How to rate climate initiatives

“Failure to tackle climate change could be the latest financial systemic risk of our generation,” said Laura Nishikawa. Since its acquisition of Carbon Delta, MSCI has attempted to fast-track its ability to produce scenario analysis. For its base line model, MSCI measures ‘climate value at risk’. “We have a way to incorporate the best of climate science and financial modelling to estimate the climate value at risk of a company security and portfolio. We measure the entire warming potential, in a +2 degrees world, or +2.5 degrees world etc.,” she added. Going forward, there will be a greater focus on incorporating more corporate data like decarbonisation targets and TCFD level reporting.

“We try to assess the risk of transition and the physical risk to companies and spot investment opportunities: at this stage, we’re trying work out where companies are on their transition path. We are using different tools such as the Transition Pathway Initiative set up by the Church of England, we look at the corporate carbon footprint to come up with our own measure and we have a top 100 list of most risky companies,” said Rupert Krefting. “What matters for climate issues, is not shallow promises but science-based targets for reduction for emissions based on rigour”, he added.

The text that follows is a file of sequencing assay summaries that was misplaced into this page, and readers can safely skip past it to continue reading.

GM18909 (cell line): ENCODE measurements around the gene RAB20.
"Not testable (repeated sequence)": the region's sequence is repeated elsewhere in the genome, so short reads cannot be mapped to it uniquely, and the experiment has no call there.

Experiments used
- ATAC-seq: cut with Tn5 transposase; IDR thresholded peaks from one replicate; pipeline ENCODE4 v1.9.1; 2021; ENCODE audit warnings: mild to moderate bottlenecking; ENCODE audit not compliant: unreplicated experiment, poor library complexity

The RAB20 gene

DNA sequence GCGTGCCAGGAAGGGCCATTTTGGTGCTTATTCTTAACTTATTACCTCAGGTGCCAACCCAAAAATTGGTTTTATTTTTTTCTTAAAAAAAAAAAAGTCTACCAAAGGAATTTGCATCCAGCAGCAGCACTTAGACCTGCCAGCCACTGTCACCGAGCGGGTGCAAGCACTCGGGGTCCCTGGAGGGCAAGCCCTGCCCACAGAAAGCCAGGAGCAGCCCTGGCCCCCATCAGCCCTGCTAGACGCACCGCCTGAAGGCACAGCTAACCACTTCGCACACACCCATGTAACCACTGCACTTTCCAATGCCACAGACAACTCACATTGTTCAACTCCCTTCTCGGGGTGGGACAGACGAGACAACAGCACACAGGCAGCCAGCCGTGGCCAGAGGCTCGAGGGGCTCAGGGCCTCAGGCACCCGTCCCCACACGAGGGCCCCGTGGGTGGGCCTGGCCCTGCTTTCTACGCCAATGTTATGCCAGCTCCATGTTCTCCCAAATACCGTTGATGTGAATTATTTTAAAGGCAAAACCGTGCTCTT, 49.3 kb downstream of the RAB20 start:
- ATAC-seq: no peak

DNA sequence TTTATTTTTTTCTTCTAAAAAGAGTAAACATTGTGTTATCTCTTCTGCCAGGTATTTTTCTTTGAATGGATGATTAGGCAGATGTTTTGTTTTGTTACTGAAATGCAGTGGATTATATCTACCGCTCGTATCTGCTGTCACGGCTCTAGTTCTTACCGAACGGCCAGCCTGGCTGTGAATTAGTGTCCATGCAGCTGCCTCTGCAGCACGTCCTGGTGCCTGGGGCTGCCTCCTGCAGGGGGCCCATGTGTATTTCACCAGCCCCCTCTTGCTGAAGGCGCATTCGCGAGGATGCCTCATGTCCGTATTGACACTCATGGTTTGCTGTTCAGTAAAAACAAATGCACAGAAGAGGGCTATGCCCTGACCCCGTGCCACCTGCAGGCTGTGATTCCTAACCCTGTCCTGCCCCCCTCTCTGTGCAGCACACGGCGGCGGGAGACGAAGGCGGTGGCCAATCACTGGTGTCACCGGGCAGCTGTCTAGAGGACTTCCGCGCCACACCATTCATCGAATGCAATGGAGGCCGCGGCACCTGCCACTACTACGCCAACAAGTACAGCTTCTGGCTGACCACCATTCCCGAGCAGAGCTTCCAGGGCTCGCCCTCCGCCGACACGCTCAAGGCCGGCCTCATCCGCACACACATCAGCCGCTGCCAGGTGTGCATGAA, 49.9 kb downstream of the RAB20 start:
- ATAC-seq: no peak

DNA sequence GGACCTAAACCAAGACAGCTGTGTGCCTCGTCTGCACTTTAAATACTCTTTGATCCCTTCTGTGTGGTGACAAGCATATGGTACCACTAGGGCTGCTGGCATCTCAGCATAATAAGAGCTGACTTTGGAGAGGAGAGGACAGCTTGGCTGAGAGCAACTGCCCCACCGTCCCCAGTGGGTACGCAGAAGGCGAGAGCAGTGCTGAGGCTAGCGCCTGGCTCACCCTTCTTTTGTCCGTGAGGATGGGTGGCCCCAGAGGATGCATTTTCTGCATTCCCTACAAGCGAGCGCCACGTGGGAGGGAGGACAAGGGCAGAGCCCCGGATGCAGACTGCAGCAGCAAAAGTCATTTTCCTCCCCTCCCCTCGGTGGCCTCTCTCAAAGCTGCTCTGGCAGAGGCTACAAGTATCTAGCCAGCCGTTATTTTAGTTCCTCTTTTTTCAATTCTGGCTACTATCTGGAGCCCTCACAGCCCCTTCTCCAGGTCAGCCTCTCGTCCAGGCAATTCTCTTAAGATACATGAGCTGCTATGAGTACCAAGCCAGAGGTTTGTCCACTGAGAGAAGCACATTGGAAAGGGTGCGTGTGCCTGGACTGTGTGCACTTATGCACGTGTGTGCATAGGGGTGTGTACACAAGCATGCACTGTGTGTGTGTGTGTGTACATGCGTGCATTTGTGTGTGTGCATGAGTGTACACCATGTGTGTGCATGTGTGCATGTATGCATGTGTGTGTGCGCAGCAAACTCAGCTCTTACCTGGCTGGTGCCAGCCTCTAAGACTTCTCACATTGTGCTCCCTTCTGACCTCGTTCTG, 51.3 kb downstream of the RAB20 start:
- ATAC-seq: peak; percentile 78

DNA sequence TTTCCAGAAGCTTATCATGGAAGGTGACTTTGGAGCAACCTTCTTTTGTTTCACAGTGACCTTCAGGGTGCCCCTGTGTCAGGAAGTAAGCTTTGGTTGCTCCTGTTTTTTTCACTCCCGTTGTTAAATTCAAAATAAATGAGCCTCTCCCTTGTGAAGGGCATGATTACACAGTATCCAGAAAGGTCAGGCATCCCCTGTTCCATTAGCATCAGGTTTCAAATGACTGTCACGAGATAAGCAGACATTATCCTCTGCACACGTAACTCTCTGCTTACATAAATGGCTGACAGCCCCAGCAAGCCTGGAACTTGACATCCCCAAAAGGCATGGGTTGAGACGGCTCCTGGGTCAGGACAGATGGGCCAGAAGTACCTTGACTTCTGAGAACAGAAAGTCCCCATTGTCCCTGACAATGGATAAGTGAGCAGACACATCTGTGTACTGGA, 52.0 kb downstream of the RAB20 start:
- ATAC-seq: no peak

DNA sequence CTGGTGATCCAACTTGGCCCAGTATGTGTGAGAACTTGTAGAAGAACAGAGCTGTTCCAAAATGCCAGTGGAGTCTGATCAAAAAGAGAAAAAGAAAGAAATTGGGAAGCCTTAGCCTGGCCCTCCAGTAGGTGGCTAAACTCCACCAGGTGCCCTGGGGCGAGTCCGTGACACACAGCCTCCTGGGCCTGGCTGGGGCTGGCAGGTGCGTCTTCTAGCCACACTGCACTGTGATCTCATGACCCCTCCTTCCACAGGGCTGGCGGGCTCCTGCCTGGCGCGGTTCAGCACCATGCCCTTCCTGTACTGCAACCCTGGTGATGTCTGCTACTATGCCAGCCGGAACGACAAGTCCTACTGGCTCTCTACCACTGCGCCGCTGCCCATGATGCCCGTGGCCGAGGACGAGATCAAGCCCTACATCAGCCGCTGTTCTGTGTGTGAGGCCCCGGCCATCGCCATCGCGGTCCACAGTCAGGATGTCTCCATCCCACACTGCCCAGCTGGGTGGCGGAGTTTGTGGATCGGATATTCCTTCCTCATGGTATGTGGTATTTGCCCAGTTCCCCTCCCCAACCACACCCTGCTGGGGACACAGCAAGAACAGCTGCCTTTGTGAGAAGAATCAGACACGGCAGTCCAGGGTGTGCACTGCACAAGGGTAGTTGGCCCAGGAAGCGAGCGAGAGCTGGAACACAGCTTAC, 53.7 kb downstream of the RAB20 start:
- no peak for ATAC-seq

‘Momentum’ is as relevant current ESG performance

For a corporate, improving your score may be more important than the score itself. “Everyone is improving but of course you need to look at how the company is improving relative to competitors and the rest of the sector,” says Laura Nishikawa. “Focus on that trend rather than the overall level.” Rupert Krefting says it’s important to look at where companies are on their sustainability journey. “We can use the rating with the score to watch how the trend evolves over time and talk to the companies where we have meaningful stakes about it. Corporates want to talk about how to improve disclosure. It’s not just about having the right ESG policy but how they implement their strategy. We want to talk to the executives to understand how sustainability themes are intrinsic to the strategy of the company and reflected in remuneration metrics.”

 

Focus on Financial Materiality

“Different data providers have different weightings,” stressed Rupert Krefting. “We use SASB, a framework that is set out by sector to determine which ESG issues are most material to develop the relevant questions within the E, S and G pillars when we engage with corporates. It’s about picking what are the most material factors in partnership with our research analysts who are experts in those companies and industries.”


Lindsay Patrick

Lindsay Patrick
Head of Sustainable Finance
RBC Capital Markets, LLC